How technology contributes to CEM in the hotel industry

Nowadays technology is so normal that we almost forget that 20 years ago, it was totally different. Through all these years our community changed from offline to online. Along with the community change, the strategies in the hotel industry changed just as hard.  To attract and retain hotel guests,  technology has become one of the most critical aspects (Terry, 2016). But the question is, in which ways can technology contribute to the CEM strategy in the hotel industry?


Personalization is the first aspect where the hotel industry uses technology to improve their CEM. Today’s consumers are fully interconnect and are constantly using technology in order to find information. In order to create value for customers, it is important to provide personalized products and services (Buhalis, 2014). The solution for customer personalization is big data. Every traveler leaves a large amount of data behind because they search for information via technology. Hotels need to take a closer look at big data, in order to provide products and services at the right time, in the right place.

Unfortunately, a lot of hotels still do not use big data in the right way. This is really a pity because big data can lead to more customer satisfaction, effective marketing campaigns and overall, more personalized offers. On the bright side, a hotel that uses big data in a good and profitable way is the American hotel chain Denihan. The hotel chain uses IBM big data, which includes combining their own data with data from social media, review sites and blogs. The success of the IBM Data software was proven in 2013 when the hotel doubled its room rate during the United Nations Assembly Week (van Rijmenam, 2016).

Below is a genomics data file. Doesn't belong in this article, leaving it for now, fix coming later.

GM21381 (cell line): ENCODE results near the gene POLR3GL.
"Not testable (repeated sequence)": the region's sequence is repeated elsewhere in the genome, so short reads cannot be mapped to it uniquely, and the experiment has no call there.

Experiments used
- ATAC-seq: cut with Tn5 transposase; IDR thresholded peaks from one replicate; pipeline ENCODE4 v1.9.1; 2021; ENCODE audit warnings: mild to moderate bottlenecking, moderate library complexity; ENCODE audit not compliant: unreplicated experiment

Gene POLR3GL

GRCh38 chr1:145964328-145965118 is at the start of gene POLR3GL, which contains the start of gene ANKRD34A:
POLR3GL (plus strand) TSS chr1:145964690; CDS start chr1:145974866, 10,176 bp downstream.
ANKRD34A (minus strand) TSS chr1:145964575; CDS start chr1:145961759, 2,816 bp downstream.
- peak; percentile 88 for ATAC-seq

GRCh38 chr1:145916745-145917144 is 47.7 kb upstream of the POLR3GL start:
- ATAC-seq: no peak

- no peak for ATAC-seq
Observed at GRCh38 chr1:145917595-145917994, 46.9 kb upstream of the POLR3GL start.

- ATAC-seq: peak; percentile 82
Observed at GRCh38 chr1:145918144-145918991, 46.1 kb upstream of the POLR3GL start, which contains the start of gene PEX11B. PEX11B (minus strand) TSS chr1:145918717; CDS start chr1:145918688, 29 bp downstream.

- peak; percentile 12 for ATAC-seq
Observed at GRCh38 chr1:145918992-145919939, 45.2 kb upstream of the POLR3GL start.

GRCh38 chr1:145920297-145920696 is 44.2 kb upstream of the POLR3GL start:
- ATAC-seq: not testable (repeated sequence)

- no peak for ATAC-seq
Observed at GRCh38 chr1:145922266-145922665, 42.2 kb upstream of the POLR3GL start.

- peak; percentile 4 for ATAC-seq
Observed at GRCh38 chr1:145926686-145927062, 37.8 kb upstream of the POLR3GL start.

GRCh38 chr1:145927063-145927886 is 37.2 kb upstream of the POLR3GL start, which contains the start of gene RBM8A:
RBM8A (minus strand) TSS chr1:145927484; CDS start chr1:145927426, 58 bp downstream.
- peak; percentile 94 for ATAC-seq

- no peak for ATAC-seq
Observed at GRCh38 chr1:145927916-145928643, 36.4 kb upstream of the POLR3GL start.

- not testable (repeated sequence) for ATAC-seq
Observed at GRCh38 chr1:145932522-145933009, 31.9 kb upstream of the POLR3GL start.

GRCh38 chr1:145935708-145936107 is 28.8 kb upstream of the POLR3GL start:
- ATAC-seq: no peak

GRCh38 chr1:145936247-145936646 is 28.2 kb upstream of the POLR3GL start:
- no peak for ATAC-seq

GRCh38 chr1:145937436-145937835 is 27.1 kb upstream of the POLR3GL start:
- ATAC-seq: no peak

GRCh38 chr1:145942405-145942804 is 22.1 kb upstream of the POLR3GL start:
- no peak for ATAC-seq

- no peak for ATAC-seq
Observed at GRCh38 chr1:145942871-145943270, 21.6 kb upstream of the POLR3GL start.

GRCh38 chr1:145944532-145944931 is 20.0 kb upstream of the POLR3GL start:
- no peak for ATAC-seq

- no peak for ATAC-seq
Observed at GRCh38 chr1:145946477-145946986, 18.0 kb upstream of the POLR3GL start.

The second aspect where technology can contribute to the CEM strategy, is the creation of new and innovative products. According to the theory of Treacy & Wiersema, hotels that are busy innovating and renewing products implement the product leadership strategy.  Product leader hotels want to attract and retain customers by introducing them to new (technical) products and services (Peelen & Beltman, 2013).

For example, a lot of hotels want to improve the customer satisfaction through time reduce. Yotel is a hotel example that automated the check in and out service, to reduce the waiting time for customers (Discover Yotel, 2016). In contrast to small examples like reducing the waiting time through technology, there are hotels who take a step further. For example, the Hilton chain introduced the robotic concierge ‘Conny’ in cooperation with IBM. Conny provides the hotel guests with information about the hotel and its environment (Volpicelli, 2016). This technical innovation can really contribute to the customer experience of the hotel guests.

The conclusion is that technology definitely contributes to the CEM strategy in hotels. It can varies from small steps to personalization, or big steps to creating a whole technical customer experience. It all depends on providing the right products and services to your target group.


Buhalis, D. (2014). Retrieved September 22, 2016, from Critical technology and marketing developments:

Discover Yotel. (2016). Retrieved September 22, 2016, from Yotel:

Peelen, E., & Beltman, R. (2013). Customer relationship management. Pearson.

Terry, L. (2016). 6 mega-trends in hotel technology. Retrieved September 22, 2016, from Hospitality technology:

van Rijmenam, M. (2016). Why Hotels Should Apply Big Data Analytics To Provide a Unique Guest Experience. Retrieved September 22, 2016, from Datagloq:

Volpicelli, G. (2016). IBM Watson now powers a Hilton hotel robot concierge. Retrieved September 22, 2016, from Arstechnica:


One thought on “How technology contributes to CEM in the hotel industry

  1. Richard Smith

    “a lot of hotels still do not use big data in the right way”…. is this supported or personal opinion? Perhaps referencing it would make your argument more convincing. Also, sometimes using numbers or statistics can be very convincing and provide perspective.

    It was nice that you touched upon IBM Data software. Big data is very broad in general so I recommend when you discuss it in the future that you narrow in on the most interesting aspects, I feel this would strengthen some of your arguments. E.g., tracking consumer journeys online (and benefits of doing so).

    Overall, pleasant read. Thank you


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